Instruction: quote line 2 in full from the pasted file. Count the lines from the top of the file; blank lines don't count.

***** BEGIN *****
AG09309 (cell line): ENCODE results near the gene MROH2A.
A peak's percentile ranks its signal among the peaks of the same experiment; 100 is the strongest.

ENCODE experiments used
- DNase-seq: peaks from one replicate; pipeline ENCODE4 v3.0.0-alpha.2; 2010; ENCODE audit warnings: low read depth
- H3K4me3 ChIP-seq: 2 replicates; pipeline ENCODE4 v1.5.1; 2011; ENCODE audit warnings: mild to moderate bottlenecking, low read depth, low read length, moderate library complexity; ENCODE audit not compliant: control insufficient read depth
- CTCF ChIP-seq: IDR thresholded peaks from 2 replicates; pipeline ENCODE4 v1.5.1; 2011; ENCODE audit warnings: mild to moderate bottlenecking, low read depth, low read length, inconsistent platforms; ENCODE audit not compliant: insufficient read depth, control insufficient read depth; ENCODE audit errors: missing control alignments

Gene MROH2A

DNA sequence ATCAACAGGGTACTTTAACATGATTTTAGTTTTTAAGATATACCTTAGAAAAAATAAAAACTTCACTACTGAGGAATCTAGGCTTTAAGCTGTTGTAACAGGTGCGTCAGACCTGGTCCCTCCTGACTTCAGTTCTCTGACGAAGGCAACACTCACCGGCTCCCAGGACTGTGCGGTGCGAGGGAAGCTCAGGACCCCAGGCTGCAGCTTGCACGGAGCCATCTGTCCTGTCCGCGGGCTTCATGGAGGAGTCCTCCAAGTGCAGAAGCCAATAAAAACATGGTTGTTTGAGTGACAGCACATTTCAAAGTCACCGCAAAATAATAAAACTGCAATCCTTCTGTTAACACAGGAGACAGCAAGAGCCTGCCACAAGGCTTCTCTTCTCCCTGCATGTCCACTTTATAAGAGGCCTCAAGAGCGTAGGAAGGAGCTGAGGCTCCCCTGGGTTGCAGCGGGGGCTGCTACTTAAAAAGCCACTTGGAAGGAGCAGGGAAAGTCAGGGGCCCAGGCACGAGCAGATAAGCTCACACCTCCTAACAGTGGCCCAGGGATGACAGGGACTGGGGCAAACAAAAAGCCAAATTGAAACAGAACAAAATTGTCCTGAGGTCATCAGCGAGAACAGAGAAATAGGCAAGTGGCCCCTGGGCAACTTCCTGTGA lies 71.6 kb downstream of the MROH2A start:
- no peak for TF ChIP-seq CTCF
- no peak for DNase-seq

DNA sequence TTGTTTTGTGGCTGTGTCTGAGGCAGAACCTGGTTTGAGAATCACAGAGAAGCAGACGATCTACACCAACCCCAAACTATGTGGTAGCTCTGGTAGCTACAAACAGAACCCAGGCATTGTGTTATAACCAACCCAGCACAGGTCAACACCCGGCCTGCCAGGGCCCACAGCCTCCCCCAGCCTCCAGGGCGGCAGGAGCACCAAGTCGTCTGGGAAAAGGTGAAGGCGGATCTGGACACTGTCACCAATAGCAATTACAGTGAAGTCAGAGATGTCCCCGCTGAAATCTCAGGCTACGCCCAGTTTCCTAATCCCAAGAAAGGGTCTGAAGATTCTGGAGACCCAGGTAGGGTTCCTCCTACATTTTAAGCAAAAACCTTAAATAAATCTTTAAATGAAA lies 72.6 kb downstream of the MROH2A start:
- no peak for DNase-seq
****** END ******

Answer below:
A peak's percentile ranks its signal among the peaks of the same experiment; 100 is the strongest.